Gynecologic Oncology 04/2014; · 3.93 Impact Factor
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    ABSTRACT: The primary objective of this study was to determine the incidence rate of pathological complete responses (pCRs) following neoadjuvant systemic chemotherapy for the treatment of peritoneal carcinomatosis (PC) of colorectal origin. The secondary objective was to evaluate whether pathological response assessments predict survival of patients treated with curative intent by complete cytoreductive surgery (CRS). A retrospective review was performed of 115 patients who underwent preoperative irinotecan- or oxaliplatin-based chemotherapy, followed by 124 procedures of complete CRS alone or combined with hyperthermic intraperitoneal chemotherapy (HIPEC). The pathological response was defined as the mean percentage of cancer cells remaining within all specimens. Univariate and multivariate analyses were performed to identify predictors of survival and pathological response outcome. Twelve procedures (9.7 %) resulted in pCRs, defined as no residual cancer cells in all specimens, 25 (20.2 %) resulted in major responses (1 to 49 % residual cancer cells), and 87 (70.1 %) resulted in minor or no responses (>50 % residual cancer cells). The cumulative 5-year survival rates were 75 and 57 % for patients with pCR and major responses, respectively. Using multivariate analysis, pathological response was the only independent predictor of survival (P = 0.01; major response: hazard ratio [HR] = 4.91; minor response: HR = 13.46). No significant predictor of pathological response was identified. Pathological complete response can be achieved with preoperative systemic chemotherapy for patients with PC of colorectal origin. The degree of pathological response can be assessed and represented as a new outcome for prognosis following treatment with curative intent.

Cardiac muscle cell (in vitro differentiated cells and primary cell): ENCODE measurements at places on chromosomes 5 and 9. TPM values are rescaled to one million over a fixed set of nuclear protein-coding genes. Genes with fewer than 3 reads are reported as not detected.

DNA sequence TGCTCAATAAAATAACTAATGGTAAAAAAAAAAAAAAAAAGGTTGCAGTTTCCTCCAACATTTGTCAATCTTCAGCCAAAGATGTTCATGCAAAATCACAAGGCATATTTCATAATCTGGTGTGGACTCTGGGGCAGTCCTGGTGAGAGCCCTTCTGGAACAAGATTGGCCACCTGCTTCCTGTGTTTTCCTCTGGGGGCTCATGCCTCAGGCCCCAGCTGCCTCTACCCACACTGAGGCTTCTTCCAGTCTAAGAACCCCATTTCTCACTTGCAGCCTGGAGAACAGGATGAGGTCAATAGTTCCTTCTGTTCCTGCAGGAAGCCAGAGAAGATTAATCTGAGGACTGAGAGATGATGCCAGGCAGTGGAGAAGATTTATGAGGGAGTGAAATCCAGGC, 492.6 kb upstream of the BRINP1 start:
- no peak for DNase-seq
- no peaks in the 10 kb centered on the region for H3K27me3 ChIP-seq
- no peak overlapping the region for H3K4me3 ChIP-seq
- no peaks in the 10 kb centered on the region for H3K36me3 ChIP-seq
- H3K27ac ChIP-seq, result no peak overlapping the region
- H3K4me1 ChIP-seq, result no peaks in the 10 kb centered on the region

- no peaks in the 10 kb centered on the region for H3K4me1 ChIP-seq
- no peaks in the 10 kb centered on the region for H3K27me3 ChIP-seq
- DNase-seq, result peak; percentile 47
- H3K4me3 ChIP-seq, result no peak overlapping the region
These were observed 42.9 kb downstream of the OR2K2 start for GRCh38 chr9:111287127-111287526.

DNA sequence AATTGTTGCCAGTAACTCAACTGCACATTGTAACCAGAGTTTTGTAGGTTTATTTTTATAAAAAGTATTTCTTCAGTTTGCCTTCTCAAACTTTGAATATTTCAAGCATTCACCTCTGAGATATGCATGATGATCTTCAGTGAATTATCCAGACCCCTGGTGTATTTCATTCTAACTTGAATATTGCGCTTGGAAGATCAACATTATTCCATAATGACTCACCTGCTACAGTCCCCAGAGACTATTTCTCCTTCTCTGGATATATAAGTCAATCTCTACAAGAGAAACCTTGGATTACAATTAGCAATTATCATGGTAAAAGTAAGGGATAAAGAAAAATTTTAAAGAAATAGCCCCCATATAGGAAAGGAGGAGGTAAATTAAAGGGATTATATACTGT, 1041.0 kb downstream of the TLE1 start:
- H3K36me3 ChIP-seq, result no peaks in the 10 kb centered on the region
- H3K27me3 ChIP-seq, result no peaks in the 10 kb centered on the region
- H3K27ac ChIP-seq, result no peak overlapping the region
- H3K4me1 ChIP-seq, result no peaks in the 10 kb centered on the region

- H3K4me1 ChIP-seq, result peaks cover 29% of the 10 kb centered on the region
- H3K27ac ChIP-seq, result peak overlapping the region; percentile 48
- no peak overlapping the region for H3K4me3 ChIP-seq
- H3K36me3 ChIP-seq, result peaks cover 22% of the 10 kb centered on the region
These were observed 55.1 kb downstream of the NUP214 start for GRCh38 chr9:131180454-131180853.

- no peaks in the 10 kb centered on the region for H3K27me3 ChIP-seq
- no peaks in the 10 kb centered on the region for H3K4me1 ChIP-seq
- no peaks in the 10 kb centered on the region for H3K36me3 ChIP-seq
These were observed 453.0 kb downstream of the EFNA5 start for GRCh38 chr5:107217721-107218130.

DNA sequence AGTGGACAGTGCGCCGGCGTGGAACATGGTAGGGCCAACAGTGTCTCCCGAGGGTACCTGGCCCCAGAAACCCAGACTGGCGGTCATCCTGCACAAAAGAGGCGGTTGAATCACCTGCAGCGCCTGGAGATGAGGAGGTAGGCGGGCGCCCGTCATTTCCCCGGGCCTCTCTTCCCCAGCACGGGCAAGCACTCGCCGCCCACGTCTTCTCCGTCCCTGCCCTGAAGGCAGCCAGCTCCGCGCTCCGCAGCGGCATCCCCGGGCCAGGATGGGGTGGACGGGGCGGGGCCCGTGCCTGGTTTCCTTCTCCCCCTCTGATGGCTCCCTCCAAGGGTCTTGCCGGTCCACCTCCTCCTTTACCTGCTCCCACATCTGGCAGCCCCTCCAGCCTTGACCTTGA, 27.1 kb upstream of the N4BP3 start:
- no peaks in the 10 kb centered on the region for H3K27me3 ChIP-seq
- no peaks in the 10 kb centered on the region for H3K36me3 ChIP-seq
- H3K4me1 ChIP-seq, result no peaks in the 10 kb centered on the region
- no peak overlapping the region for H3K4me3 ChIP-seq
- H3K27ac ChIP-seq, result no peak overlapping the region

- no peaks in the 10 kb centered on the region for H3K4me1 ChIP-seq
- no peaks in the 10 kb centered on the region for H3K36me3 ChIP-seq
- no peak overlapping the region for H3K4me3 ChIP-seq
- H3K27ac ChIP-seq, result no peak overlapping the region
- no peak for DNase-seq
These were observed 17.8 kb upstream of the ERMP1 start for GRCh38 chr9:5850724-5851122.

Annals of Surgical Oncology 03/2014; · 4.12 Impact Factor